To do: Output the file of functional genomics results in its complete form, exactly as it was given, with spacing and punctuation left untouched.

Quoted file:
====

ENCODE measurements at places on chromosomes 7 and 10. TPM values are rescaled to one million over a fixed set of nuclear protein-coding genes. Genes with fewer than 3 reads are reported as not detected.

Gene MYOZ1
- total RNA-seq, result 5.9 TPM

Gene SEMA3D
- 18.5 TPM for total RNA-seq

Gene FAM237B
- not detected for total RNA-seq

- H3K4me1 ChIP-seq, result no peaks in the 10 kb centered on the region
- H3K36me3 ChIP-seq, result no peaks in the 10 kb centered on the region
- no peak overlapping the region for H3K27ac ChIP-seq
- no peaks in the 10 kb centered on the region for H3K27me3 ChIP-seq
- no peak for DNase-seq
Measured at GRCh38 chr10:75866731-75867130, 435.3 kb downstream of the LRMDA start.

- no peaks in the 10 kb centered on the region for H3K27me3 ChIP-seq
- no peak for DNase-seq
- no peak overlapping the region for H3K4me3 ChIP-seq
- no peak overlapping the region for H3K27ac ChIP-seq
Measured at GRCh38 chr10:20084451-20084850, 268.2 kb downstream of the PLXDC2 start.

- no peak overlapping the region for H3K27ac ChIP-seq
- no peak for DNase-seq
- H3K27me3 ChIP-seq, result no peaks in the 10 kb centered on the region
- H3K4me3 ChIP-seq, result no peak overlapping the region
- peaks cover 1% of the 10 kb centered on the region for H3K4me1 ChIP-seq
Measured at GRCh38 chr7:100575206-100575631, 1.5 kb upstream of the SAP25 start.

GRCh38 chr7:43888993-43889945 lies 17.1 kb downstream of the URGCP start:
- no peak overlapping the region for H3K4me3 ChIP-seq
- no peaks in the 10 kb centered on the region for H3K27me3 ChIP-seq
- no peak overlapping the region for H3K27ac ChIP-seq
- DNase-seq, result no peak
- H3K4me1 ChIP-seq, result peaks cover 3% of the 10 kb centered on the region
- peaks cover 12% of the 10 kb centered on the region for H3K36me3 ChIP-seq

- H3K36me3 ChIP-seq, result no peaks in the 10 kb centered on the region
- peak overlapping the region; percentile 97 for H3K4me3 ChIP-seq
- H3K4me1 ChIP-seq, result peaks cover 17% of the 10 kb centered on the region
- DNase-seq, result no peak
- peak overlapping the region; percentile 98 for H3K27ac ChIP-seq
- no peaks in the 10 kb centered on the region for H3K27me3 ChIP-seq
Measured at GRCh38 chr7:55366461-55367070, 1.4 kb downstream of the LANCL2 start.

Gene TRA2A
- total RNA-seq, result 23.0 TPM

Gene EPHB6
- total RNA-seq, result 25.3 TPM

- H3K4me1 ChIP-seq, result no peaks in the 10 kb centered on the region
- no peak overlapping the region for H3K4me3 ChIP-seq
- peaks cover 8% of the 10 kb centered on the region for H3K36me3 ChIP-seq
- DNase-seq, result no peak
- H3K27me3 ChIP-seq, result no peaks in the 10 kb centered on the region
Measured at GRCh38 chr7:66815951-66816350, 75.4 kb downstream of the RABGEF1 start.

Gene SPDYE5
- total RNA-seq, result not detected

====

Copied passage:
ENCODE measurements at places on chromosomes 7 and 10. TPM values are rescaled to one million over a fixed set of nuclear protein-coding genes. Genes with fewer than 3 reads are reported as not detected.

Gene MYOZ1
- total RNA-seq, result 5.9 TPM

Gene SEMA3D
- 18.5 TPM for total RNA-seq

Gene FAM237B
- not detected for total RNA-seq

- H3K4me1 ChIP-seq, result no peaks in the 10 kb centered on the region
- H3K36me3 ChIP-seq, result no peaks in the 10 kb centered on the region
- no peak overlapping the region for H3K27ac ChIP-seq
- no peaks in the 10 kb centered on the region for H3K27me3 ChIP-seq
- no peak for DNase-seq
Measured at GRCh38 chr10:75866731-75867130, 435.3 kb downstream of the LRMDA start.

- no peaks in the 10 kb centered on the region for H3K27me3 ChIP-seq
- no peak for DNase-seq
- no peak overlapping the region for H3K4me3 ChIP-seq
- no peak overlapping the region for H3K27ac ChIP-seq
Measured at GRCh38 chr10:20084451-20084850, 268.2 kb downstream of the PLXDC2 start.

- no peak overlapping the region for H3K27ac ChIP-seq
- no peak for DNase-seq
- H3K27me3 ChIP-seq, result no peaks in the 10 kb centered on the region
- H3K4me3 ChIP-seq, result no peak overlapping the region
- peaks cover 1% of the 10 kb centered on the region for H3K4me1 ChIP-seq
Measured at GRCh38 chr7:100575206-100575631, 1.5 kb upstream of the SAP25 start.

GRCh38 chr7:43888993-43889945 lies 17.1 kb downstream of the URGCP start:
- no peak overlapping the region for H3K4me3 ChIP-seq
- no peaks in the 10 kb centered on the region for H3K27me3 ChIP-seq
- no peak overlapping the region for H3K27ac ChIP-seq
- DNase-seq, result no peak
- H3K4me1 ChIP-seq, result peaks cover 3% of the 10 kb centered on the region
- peaks cover 12% of the 10 kb centered on the region for H3K36me3 ChIP-seq

- H3K36me3 ChIP-seq, result no peaks in the 10 kb centered on the region
- peak overlapping the region; percentile 97 for H3K4me3 ChIP-seq
- H3K4me1 ChIP-seq, result peaks cover 17% of the 10 kb centered on the region
- DNase-seq, result no peak
- peak overlapping the region; percentile 98 for H3K27ac ChIP-seq
- no peaks in the 10 kb centered on the region for H3K27me3 ChIP-seq
Measured at GRCh38 chr7:55366461-55367070, 1.4 kb downstream of the LANCL2 start.

Gene TRA2A
- total RNA-seq, result 23.0 TPM

Gene EPHB6
- total RNA-seq, result 25.3 TPM

- H3K4me1 ChIP-seq, result no peaks in the 10 kb centered on the region
- no peak overlapping the region for H3K4me3 ChIP-seq
- peaks cover 8% of the 10 kb centered on the region for H3K36me3 ChIP-seq
- DNase-seq, result no peak
- H3K27me3 ChIP-seq, result no peaks in the 10 kb centered on the region
Measured at GRCh38 chr7:66815951-66816350, 75.4 kb downstream of the RABGEF1 start.

Gene SPDYE5
- total RNA-seq, result not detected